Ultimately, I can’t recommend any of these films.  They’re beautifully made (it’s awesome to see Trek executed on such a large budget for the first time) and they can be fun, but they just don’t feel like Star Trek to me.  The tone is off, and the stories are disappointingly thin.

Star Trek: Discovery In 2017, Star Trek returned to TV (well, sort of: the series is available on CBS All Access) with Discovery, a new show overseen by Alex Kurtzman (who was involved in the three J.J. Abrams films).  The series is, like Enterprise, again a prequel — albeit one set much closer to the Original Series era, about 10 years before the events of that show.  This series started out with great promise.  I liked the cast, and the production values were spectacular.  But after two seasons so far, I strongly dislike the show.  It’s a prequel that has absolutely zero interest in being a prequel.  The show makes a hash of established Trek continuity; contradicting what we know left, right, and all over.  Every aspect of the show’s production (the sets, the costumes, the make-up effects, the visual effects) have a complete disrespect for the design style and look of the Original Series, with no attempt whatsoever to fit into the established look.  (I cannot fathom why they decided to set this show in the Original Series era when they clearly had no desire whatsoever to be consistent with the Original Series in any way.)  Even more problematically, the show doesn’t work at all even when judged completely on its own (ignoring continuity).  The characters are thin, the plots are nonsensical, there’s little emotional heft to anything on screen (despite the show’s efforts to have Big Dramatic Moments in every episode).  This show makes me very sad.  (I reviewed every episode, but for a summary it’s best to click here for my overview at the end of season one.)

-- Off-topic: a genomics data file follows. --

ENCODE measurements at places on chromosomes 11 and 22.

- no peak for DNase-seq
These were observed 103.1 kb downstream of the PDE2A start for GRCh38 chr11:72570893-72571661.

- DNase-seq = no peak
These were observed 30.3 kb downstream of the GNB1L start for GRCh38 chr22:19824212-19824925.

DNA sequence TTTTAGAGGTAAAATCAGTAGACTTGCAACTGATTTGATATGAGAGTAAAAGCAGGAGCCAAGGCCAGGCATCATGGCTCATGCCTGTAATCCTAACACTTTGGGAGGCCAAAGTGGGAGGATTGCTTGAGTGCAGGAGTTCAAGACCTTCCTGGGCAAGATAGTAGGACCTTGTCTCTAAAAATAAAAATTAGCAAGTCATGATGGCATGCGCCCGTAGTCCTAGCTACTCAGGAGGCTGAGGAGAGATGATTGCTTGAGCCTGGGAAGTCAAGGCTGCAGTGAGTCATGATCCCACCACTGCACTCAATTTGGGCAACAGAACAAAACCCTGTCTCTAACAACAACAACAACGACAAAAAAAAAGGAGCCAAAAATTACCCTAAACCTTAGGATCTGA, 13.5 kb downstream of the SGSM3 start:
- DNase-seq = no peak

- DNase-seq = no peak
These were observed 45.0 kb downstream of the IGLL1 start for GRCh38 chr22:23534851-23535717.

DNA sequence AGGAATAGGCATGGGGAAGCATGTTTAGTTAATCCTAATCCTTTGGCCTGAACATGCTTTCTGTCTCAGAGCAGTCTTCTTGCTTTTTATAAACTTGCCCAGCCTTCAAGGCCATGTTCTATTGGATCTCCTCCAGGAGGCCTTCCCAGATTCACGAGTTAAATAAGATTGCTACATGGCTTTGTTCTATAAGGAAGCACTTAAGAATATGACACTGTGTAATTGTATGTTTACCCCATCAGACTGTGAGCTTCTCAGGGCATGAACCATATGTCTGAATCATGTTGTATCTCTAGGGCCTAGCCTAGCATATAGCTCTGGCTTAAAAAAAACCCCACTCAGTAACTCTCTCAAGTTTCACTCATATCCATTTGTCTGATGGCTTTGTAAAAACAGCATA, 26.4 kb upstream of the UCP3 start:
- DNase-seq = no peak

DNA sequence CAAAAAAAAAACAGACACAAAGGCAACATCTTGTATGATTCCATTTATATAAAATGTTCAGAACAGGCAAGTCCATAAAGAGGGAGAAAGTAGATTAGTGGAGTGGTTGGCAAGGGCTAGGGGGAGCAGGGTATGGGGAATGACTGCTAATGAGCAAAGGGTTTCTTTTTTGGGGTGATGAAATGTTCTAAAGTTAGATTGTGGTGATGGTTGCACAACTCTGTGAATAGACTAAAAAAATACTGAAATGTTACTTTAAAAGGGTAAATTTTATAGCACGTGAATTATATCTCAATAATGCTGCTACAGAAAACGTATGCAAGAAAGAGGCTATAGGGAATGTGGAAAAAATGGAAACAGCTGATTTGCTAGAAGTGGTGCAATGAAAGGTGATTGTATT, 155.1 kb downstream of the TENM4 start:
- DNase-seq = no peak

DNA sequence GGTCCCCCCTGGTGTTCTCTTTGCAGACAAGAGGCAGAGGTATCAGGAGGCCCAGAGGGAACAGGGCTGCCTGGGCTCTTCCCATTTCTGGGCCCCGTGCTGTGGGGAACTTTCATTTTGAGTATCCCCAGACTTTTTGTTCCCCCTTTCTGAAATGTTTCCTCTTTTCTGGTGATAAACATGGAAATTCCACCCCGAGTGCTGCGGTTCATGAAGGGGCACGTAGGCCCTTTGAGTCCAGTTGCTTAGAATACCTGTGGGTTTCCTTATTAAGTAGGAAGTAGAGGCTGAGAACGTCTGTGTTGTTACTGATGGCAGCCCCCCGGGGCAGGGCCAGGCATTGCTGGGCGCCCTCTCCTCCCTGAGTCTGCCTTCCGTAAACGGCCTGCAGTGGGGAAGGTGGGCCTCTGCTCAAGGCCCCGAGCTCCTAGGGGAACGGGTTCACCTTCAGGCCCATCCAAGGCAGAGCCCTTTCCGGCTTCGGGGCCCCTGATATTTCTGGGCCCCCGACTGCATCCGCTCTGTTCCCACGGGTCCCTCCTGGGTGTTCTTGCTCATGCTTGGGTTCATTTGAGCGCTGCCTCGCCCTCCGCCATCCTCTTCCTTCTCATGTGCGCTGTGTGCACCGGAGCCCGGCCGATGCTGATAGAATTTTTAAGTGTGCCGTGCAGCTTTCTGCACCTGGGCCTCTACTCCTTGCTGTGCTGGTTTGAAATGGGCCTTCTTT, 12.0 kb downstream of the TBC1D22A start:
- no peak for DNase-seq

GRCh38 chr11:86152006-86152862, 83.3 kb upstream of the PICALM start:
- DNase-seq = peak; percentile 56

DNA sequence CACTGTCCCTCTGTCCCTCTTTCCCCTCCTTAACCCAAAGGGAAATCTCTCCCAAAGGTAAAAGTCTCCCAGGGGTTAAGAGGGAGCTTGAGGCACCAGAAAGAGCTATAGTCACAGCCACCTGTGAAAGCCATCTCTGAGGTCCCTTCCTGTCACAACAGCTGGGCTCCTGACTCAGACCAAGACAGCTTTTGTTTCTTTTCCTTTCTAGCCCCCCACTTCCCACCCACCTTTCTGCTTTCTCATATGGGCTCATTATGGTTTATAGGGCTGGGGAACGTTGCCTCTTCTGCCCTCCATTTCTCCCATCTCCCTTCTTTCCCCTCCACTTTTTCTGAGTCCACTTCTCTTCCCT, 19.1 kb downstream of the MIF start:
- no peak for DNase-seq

Star Trek: Picard It was a huge shock that Patrick Stewart agreed to reprise his iconic role as Jean-Luc Picard for this 2020 series, which ran for 10 episodes on CBS All Access.  (The show has bene renewed for a second season.)  It was incredible to see Patrick Stewart back on 0n-screen as Picard, and like Discovery the series had terrific production values.  The show started off well but, in my opinion, quickly fizzled.  Like Discovery, it makes a hash of established Trek continuity.  The show’s choices in terms of what happened to the beloved TNG characters (and the Star Trek universe as a whole) in the decades after TNG make me sad.  The cast of the series was strong, but ultimately the characters were flat, with little substantive character development.  And, like Discovery, even when viewed on its own (ignoring whether it did or didn’t fit into established continuity), the show is a mess.  If you think about the stories for more than two seconds, they quickly fall apart; there are plot holes a parsec wide.  (For a deep dive into my thoughts on this series, take a look at my episode reviews.)

So, unfortunately, I cannot really recommend ANY of the Star Trek series or movies that came after Deep Space Nine!  That stinks.  However, what I can recommend is what feels to me like a logical next step after watching DS9: the reimagined Battlestar Galactica!  

Please come back on Monday, for my guide to watching Battlestar Galactica, one of my favorite TV shows of all time!  Don’t let the title stand in your way — it’s not just an amazing sci-fi show, it’s an amazing TV show, full stop.

And that, my friends, is the end of my guide to Star Trek!  For long-time Trek fans, I hope you’ve enjoyed this look back at the depth and breadth of this franchise.  And for newbies, I hope this proves helpful!  If you are new to Trek, you are about to discover an incredible universe of stories!  Enjoy!

Peace, and long life…

Click below to discover my complete blog series, describing how best to start watching (and fall in love with) Star Trek!

Part One: The Original Series

Part Two: The Movies

Part Three: The Next Generation

Part Four: Deep Space Nine

Top image: Tobias Richter — The Light Works